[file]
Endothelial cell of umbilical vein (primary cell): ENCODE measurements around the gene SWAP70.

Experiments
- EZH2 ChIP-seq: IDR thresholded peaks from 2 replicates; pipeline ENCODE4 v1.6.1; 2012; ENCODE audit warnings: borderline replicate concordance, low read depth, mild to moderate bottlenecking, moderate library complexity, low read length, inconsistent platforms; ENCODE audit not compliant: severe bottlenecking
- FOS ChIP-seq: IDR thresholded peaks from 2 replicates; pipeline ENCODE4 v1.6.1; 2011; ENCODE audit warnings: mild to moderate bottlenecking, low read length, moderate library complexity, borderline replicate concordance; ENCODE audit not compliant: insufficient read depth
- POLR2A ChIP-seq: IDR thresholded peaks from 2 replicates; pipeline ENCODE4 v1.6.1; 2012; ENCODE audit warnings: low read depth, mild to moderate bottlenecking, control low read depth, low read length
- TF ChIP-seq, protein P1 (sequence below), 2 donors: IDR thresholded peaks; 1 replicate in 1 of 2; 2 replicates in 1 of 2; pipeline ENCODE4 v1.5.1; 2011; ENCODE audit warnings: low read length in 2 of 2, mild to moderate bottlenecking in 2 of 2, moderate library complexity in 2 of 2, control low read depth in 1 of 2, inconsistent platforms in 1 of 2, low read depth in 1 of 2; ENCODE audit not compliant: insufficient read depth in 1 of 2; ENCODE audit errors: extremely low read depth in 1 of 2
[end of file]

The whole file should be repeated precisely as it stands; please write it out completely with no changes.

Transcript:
Endothelial cell of umbilical vein (primary cell): ENCODE measurements around the gene SWAP70.

Experiments
- EZH2 ChIP-seq: IDR thresholded peaks from 2 replicates; pipeline ENCODE4 v1.6.1; 2012; ENCODE audit warnings: borderline replicate concordance, low read depth, mild to moderate bottlenecking, moderate library complexity, low read length, inconsistent platforms; ENCODE audit not compliant: severe bottlenecking
- FOS ChIP-seq: IDR thresholded peaks from 2 replicates; pipeline ENCODE4 v1.6.1; 2011; ENCODE audit warnings: mild to moderate bottlenecking, low read length, moderate library complexity, borderline replicate concordance; ENCODE audit not compliant: insufficient read depth
- POLR2A ChIP-seq: IDR thresholded peaks from 2 replicates; pipeline ENCODE4 v1.6.1; 2012; ENCODE audit warnings: low read depth, mild to moderate bottlenecking, control low read depth, low read length
- TF ChIP-seq, protein P1 (sequence below), 2 donors: IDR thresholded peaks; 1 replicate in 1 of 2; 2 replicates in 1 of 2; pipeline ENCODE4 v1.5.1; 2011; ENCODE audit warnings: low read length in 2 of 2, mild to moderate bottlenecking in 2 of 2, moderate library complexity in 2 of 2, control low read depth in 1 of 2, inconsistent platforms in 1 of 2, low read depth in 1 of 2; ENCODE audit not compliant: insufficient read depth in 1 of 2; ENCODE audit errors: extremely low read depth in 1 of 2